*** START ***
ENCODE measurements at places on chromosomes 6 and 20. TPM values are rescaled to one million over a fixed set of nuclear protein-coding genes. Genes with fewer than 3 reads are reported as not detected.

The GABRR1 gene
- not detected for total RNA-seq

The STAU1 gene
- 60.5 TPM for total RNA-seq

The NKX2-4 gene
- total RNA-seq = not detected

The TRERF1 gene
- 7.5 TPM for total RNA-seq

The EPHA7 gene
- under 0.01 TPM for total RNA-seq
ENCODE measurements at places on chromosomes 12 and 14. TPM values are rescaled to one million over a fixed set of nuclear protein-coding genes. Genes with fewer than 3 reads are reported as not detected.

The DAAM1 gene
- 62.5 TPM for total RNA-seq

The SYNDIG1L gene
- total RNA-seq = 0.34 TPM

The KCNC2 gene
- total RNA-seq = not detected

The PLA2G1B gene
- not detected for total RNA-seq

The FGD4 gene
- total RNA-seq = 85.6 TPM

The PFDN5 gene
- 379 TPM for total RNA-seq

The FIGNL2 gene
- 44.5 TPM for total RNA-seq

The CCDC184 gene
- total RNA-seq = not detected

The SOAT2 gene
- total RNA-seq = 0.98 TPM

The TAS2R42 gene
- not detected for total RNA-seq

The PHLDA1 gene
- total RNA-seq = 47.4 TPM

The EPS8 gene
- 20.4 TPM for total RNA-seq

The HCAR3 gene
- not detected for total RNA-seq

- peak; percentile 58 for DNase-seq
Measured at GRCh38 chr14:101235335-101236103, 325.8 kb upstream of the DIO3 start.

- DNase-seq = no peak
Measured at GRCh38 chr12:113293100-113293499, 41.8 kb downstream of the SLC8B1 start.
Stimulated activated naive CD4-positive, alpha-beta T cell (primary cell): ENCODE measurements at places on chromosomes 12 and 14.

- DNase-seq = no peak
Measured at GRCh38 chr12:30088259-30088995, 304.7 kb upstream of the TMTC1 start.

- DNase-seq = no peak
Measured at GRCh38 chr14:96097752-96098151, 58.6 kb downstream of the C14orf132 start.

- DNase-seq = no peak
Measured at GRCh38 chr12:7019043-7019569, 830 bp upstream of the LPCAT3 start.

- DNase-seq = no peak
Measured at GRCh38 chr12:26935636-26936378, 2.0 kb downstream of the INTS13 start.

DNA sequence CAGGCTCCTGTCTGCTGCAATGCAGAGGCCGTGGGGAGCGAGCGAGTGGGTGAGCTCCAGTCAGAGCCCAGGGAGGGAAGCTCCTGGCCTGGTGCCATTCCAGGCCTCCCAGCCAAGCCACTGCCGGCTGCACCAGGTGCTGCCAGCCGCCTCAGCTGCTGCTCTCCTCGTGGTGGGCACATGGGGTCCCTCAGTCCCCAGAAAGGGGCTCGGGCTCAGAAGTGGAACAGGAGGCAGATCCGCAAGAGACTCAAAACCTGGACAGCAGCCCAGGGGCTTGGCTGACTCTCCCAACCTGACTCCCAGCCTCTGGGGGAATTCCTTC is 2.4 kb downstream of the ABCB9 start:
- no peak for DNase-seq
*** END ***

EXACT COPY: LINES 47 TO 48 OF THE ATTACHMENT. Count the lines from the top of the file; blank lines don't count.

Measured at GRCh38 chr14:96097752-96098151, 58.6 kb downstream of the C14orf132 start.

- DNase-seq = no peak